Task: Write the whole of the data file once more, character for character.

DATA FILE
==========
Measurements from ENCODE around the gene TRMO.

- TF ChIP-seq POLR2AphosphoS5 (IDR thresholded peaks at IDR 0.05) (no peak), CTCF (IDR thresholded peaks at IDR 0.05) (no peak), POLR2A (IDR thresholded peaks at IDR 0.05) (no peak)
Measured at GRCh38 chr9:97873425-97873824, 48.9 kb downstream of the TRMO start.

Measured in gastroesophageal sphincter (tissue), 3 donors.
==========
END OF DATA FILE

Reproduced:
Measurements from ENCODE around the gene TRMO.

- TF ChIP-seq POLR2AphosphoS5 (IDR thresholded peaks at IDR 0.05) (no peak), CTCF (IDR thresholded peaks at IDR 0.05) (no peak), POLR2A (IDR thresholded peaks at IDR 0.05) (no peak)
Measured at GRCh38 chr9:97873425-97873824, 48.9 kb downstream of the TRMO start.

Measured in gastroesophageal sphincter (tissue), 3 donors.